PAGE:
Stanley Cup Final notebook: Oilers' Zach Hyman is proving to be one of the best free agent signings

Sat, Jun 22, 2024
NHL News (AP)

Stanley Cup Final notebook: Oilers' Zach Hyman is proving to be one of the best free agent signings

Zach Hyman is proving the Edmonton Oilers right for committing to him long term.

Hyman has scored a playoff-best 16 goals on their run to the Stanley Cup Final, the latest of which helped send the series to a deciding Game 7 against the Florida Panthers on Monday night. His contributions are a big reason they have even gotten to this point, and Hyman is now making a case to be considered among the best free agent signings since the NHL salary cap era began in 2005.

The Oilers signed Hyman in the summer of 2021 to a seven-year contract worth $38.5 million, a $5.5 million annual salary cap hit that is a bargain based on his production since joining Edmonton. He set a career high in scoring his first season, followed it up with 83 points the next and 54 goals this year.

Hyman at the time was 29 and was coming off seasons with moderate production as a secondary piece of the Toronto Maple Leafs led by Auston Matthews, Mitch Marner, William Nylander and John Tavares. But Edmonton general manager Ken Holland's son Brad worked for the Leafs, so he got a front row seat to what Hyman could do.

The Oilers did not necessarily expect him to be a 50-goal scorer, maybe 25, but they knew they needed a player like Hyman to complement Connor McDavid, Leon Draisaitl and the rest of the core.

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"We liked the way Zach played: He went to the blue paint, he forechecked, he cycled," Holland said. "Cycle, go to the blue paint, hang on to pucks, bring character and leadership."

Hyman with his Game 6 goal Friday night showed not only that character but hustle and speed, winning the race to the loose puck and scoring to set off a wild celebration in the crowd.

"I was just in the moment," Hyman said. "It didn't feel so long in the moment. Trying to race to the puck, and I didn't have much time when I got it. I was at the hash marks. I obviously settled it and made a move and beat him."

The all-time record for goals in a single post-season is held by Reggie Leach, who scored 19 goals in 16 games during the 1976 playoffs with the Philadelphia Flyers. He was the playoff MVP that season.

Only eight players - Mike Bossy did it three times - have scored more goals in a single postseason than Hyman, who has one more opportunity to add to that total and arguably cement himself as the best player to sign as an unrestricted free agent over the past two decades.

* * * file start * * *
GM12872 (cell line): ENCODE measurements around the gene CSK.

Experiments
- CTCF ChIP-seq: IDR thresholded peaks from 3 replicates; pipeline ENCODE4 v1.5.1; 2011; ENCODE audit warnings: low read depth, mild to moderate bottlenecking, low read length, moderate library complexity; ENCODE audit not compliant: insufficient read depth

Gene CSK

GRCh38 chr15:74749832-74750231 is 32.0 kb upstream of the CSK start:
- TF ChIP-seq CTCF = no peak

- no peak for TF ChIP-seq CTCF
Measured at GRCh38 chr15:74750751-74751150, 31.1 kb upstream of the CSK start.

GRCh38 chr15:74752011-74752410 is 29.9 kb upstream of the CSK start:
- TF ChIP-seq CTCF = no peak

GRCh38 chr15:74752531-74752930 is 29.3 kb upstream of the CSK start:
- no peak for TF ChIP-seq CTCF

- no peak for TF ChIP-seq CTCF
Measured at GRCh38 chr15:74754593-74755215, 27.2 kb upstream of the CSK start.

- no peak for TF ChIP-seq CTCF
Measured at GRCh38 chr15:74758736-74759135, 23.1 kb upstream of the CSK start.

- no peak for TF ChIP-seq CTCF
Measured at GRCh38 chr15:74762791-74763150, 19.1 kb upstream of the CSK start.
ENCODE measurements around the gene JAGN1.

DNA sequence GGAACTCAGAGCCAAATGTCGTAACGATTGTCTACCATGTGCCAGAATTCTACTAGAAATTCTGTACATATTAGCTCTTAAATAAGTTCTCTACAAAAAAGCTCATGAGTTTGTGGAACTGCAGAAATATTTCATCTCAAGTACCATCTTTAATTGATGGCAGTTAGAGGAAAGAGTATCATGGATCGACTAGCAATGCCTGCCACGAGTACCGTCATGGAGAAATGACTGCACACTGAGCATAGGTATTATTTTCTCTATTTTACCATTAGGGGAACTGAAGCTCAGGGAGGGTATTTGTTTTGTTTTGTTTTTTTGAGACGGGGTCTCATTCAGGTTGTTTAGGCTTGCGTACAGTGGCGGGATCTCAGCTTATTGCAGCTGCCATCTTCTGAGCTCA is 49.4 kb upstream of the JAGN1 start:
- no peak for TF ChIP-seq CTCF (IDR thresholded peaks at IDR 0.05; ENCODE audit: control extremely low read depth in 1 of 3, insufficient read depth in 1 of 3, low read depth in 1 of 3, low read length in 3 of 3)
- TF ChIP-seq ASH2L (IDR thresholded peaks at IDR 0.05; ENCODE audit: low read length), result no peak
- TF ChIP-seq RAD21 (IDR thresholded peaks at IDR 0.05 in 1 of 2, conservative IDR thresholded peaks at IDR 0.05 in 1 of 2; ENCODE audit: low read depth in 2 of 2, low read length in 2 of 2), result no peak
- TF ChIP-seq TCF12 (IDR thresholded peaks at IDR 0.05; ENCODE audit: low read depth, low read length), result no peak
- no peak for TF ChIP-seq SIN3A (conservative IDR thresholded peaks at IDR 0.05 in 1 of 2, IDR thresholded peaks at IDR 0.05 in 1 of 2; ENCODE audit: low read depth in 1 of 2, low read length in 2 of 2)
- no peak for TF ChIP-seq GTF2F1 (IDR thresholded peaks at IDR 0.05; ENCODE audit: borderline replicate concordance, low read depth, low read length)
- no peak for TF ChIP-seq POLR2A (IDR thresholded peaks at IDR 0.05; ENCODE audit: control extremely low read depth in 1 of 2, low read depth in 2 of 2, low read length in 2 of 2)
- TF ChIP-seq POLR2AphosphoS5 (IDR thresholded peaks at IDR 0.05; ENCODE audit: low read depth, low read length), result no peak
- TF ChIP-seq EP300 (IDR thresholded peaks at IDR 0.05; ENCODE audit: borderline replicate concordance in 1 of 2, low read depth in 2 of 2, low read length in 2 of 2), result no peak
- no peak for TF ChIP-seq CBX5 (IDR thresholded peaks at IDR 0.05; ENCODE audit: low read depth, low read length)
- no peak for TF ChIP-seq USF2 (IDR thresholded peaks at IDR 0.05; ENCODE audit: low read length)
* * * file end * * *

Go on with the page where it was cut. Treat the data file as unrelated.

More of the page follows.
Boston's Zdeno Chara has the best case right now because he captained the Bruins to the Cup in 2011 after signing with them in '06.

No matter how this final ends, Hyman has made the Oilers' investment well worth it.

"What he's doing this year, no one could have predicted it," teammate Mattias Janmark said. "He just never stops. He's a unit out there. He does so much for us."

Panthers changes?

Florida coach Paul Maurice has been fiddling with his fourth-line wingers throughout the playoffs, mixing and matching Ryan Lomberg, Nick Cousins, Steven Lorentz and Kyle Okposo. He has those options after GM Bill Zito acquired Okposo and 2019 Cup champion Vladimir Tarasenko at the trade deadline.

All four have played in the final with center Kevin Stenlund the one constant. Maurice inserted Cousins in Game 6 for some fresh legs and a different look.

"I think there's a chemistry of Lomberg, Stenlund and Cousins because they've played together so much this year," Maurice said.

After losing three in a row, Maurice's adjustments from the fourth line and beyond could play a crucial role in the chances of the Panthers avoiding a historic collapse.

Scoring first

The Panthers scored the first goal in Game 1 when Sergei Bobrovsky got a shutout and again in Game 3 when they went up 3-0 in the series. They are 9-2 in the playoffs when scoring first.

The Oilers scored first in their Game 2 loss, then in Games 4, 5 and 6 to even the series. Obviously, every team wants to get the first goal of any game, but Edmonton coach Kris Knoblauch said playing with the lead "allows you to play your game."

"Any time you score first, it calms a lot of jitters," Knoblauch said Sunday on a video call with reporters. "It also forces the opposition to open things up a little bit more and maybe not play with as much defensive structure as they would like just because they're trying to get back in the game and forcing to score that next goal, so, it kind of alleviates a little bit of pressure on your team."


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